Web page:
Arizona added 16,100 nonfarm jobs in April (+0.53%) and the Unemployment Rate declined by 0.1 percentage points to 3.2% – the lowest unemployment rate ever recorded in the state. Revisions to March were minor, and the non-farm measure of employment continues to show a decline last month even as total employment (measured by another survey) continued increasing. The overall employment trend in Arizona remains strong, with employment increasing 4.0% in the past twelve months – the 5th fastest increase in the country. Since April 2020, the State has added over 387,000 jobs and regained 101.6% of its pandemic-related job losses. Arizona’s manufacturing sector continues to overperform, growing 6.1% over the past year and experiencing the 4th fastest recovery in the country.

Key FindingsArizona April 2022 Employment Data (BLS CES Survey[i])

  • Arizona added 16,100 total nonfarm jobs in April (a monthly increase of 0.53% and a total year-on-year change of +4.0%).
    • The state surpassed its pre-pandemic peak level of jobs in November 2021 – making it only the fifth state at the time to have done so.
    • However, the State remains about 142,900 jobs below its 2017-2019 trend, and based on current growth rates will not achieve that level until late 2023.
  • Arizona’s labor market has outperformed the United States throughout the pandemic years – losing fewer jobs than all but 10 other states during the 2020 recession and regaining lost jobs faster than all but 4 other states.
    • Fourteen states have employment levels above what they were at the start of the pandemic. Utah continues to have the highest differential (+5.5%).
  • Hourly wages in Arizona increased by 5.5% over the 12-months ending in April – the same rate as the United States as a whole and ranking the state 28th for wage growth.
    • While the average private sector worker is now making 10.9% more than they were prior to the pandemic, inflation over the same period was over 15% – meaning real average hourly wages are down (4.1%) over the past two years.
    • Both nationally and in Arizona, labor markets accelerated in April after cooling in March. Arizona posted an impressive 1.5% increase in wages over the month, and only six states recorded negative month-over-month wage growth in April (versus 31 in March).

A Deeper Dive into Arizona Industries

  • Arizona’s economy continues to exhibit divergent trends between its service and goods-producing sectors. Though the leisure and hospitality industry has led the recovery by adding 33,700 jobs over the past year, it is still down 2,800 jobs relative to March ‘20.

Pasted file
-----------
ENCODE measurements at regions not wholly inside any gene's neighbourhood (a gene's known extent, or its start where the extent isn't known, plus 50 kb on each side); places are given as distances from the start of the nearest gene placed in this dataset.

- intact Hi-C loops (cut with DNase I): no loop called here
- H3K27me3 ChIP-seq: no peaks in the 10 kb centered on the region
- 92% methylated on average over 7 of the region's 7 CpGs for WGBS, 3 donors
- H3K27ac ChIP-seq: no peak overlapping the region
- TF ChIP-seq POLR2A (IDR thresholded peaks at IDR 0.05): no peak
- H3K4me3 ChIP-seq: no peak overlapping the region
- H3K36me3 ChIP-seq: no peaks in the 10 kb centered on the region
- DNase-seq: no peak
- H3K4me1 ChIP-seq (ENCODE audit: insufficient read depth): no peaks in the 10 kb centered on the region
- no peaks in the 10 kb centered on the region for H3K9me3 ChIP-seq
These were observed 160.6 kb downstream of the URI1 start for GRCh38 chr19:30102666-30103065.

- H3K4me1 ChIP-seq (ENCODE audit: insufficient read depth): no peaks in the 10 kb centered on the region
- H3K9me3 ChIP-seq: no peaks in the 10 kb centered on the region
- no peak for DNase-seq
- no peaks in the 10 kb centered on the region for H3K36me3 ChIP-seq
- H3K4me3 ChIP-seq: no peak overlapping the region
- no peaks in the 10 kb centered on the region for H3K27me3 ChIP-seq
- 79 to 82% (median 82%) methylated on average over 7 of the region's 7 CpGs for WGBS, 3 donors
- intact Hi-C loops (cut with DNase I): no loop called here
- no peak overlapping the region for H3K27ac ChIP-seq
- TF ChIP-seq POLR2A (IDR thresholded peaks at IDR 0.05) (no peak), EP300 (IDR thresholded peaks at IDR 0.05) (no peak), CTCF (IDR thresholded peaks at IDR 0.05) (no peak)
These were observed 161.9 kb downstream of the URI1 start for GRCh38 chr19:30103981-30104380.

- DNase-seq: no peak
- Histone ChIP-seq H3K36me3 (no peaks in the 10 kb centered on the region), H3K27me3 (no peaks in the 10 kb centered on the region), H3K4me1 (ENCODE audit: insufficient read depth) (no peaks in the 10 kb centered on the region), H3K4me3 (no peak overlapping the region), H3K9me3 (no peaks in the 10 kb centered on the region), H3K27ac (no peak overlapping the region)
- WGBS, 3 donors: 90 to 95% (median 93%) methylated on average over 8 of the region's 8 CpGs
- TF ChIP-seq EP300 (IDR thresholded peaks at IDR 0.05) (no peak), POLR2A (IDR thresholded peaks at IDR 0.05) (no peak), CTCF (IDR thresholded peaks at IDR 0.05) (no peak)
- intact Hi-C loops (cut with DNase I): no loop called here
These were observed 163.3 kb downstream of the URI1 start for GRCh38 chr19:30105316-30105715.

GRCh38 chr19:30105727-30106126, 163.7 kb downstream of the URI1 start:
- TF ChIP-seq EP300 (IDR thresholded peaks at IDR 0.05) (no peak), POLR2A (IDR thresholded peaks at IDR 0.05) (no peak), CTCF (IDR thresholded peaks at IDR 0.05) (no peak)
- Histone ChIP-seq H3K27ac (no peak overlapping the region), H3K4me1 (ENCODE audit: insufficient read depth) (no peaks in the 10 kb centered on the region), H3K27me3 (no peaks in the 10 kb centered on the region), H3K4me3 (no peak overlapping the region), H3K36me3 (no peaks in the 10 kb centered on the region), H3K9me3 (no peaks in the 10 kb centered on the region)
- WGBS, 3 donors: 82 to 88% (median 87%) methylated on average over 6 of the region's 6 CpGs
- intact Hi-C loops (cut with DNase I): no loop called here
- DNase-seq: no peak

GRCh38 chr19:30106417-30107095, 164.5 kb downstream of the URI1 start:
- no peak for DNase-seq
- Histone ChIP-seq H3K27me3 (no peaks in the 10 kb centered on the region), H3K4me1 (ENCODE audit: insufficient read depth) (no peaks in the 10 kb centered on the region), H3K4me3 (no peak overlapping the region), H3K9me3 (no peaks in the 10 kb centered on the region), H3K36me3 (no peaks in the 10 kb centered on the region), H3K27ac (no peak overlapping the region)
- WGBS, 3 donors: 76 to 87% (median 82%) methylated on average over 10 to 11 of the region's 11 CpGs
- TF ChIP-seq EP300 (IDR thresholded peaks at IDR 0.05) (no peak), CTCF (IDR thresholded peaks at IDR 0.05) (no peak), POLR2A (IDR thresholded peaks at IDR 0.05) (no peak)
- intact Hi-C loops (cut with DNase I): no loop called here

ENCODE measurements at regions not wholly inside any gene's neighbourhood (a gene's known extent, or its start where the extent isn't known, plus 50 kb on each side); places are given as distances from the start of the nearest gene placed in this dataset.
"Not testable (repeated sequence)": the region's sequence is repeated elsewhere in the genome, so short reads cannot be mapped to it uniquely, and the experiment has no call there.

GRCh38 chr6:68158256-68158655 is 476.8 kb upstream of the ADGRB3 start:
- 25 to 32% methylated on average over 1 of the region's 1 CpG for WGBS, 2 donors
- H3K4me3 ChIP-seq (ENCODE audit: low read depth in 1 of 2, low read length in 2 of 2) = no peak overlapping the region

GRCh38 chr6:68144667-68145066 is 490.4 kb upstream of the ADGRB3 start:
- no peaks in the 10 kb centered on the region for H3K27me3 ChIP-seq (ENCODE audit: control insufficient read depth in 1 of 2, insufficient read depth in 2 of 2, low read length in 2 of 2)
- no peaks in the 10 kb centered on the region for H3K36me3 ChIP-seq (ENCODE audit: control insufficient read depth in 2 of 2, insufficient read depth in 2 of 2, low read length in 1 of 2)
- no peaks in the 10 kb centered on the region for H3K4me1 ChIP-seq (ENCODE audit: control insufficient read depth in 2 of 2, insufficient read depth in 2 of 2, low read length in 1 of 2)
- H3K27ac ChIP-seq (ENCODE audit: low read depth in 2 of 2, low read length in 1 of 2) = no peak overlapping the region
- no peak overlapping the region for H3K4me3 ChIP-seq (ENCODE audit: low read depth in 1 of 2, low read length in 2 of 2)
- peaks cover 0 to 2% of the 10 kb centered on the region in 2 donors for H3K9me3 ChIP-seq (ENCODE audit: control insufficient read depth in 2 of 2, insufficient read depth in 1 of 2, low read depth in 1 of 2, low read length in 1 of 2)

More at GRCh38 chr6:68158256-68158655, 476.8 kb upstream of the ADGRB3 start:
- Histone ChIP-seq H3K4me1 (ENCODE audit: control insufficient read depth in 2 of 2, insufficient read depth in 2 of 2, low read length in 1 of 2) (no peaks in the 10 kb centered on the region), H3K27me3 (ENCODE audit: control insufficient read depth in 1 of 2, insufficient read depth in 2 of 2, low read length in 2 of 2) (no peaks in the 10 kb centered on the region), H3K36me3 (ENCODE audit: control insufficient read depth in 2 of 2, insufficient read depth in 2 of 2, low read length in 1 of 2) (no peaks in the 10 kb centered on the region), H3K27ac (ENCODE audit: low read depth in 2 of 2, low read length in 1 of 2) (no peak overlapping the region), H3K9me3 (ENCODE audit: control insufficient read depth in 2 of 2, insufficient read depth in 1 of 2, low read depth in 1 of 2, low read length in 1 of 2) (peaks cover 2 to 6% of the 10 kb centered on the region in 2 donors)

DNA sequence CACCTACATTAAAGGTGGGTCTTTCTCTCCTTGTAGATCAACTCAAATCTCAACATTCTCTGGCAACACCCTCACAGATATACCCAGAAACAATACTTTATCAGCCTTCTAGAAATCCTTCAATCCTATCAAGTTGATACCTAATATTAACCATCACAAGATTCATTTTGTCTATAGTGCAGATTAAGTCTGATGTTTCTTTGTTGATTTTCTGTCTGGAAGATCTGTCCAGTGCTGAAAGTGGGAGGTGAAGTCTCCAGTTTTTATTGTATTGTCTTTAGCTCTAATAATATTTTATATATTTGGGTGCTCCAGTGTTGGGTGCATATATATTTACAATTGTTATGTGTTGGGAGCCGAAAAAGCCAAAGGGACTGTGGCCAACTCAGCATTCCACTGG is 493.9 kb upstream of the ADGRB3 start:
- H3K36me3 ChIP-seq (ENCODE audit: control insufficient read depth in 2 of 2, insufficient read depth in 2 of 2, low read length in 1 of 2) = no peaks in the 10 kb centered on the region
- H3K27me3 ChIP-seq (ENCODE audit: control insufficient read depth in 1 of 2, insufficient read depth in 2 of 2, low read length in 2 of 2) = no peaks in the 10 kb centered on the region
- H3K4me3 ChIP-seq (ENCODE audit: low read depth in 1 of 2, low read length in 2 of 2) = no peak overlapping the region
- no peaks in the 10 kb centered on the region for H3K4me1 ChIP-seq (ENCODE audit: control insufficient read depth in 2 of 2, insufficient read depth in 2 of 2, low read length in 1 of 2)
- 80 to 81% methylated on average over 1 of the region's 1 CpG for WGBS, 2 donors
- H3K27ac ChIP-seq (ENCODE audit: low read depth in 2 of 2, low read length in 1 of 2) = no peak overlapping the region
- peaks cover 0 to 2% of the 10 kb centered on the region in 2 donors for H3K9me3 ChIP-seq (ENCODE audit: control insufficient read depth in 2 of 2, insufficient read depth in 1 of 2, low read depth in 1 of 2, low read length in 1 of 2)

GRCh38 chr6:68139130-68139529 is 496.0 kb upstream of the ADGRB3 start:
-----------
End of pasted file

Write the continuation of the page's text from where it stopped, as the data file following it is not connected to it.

• Arts, entertainment, and recreation is down 10.8% (5,000 jobs).
  • Accommodation has finally surpassed its pre-pandemic peak by 2,200 jobs.
  • Manufacturing employment is up over 10,000 jobs relative to its pre-pandemic peak. Arizona added 4,900 new manufacturing jobs in April (+2.6%) – the 2nd fastest growing manufacturing sector in the country in the past month and the 4th fastest growing since the pandemic.

Arizona Labor Force Update

Again reflecting the return to form for Arizona’s labor market after a dismal March report, labor force participation increased 1.76 percentage points in April to 60.73%. There are now more than 3.5 million people in the state’s labor force – the largest it has ever been since the Bureau of Labor Statistics began keeping track in 1976.

Key Findings—Arizona April ‘22 Labor Force Data (FRED[ii], and IPUMS-CPS[iii])

  • April’s LFPR increased to 60.73%, and remains below its 2019 level of 62.2%.
    • At the current population, this gap would equate to approximately 107,000 additional willing workers.
    • However, even at a reduced participation rate, in-migration – Arizona added over 125,000 new residents during the pandemic – has surged the states labor force to its largest level ever.
  • April’s unemployment rate fell by 0.1 percentage points, to 3.2%.
    • This is the lowest unemployment rate ever recorded for the state of Arizona, and it is unlikely this rate can continue falling
  • After reversing a 20-year trend and growing its Labor Force Participation Rate between 2017-2019, Arizona’s participation rate declined precipitously during the pandemic, and has never fully recovered.
    • Labor force participation in Arizona declined (0.39%) over the past year, and (3.29%) since January 2020 and the start of the pandemic.
    • Declines were concentrated among working-age women and older workers. Since 2020 the participation rate for women aged 20-64 has decreased (2.33%), while the participation rate for working-aged men increased 1.86%.
    • But, over the past year this trend has reversed, with working-aged males entering the states labor force more slowly than population growth even as younger women began returning to the workforce. Indeed, in just the past month the participation rate for women aged 25-49 increased 3.81 percentage points to 78.48% and now exceeds the participation rate for similarly aged men (78.47%).
    • Some of this may have been driven by household necessity in response to temporary school or daycare disruptions during the pandemic and household choice to have women fulfill required child-watching roles.

© 2022 Common Sense Institute

[i] https://data.bls.gov/cgi-bin/dsrv?sm

[ii] https://fred.stlouisfed.org/

[iii] https://cps.ipums.org/cps/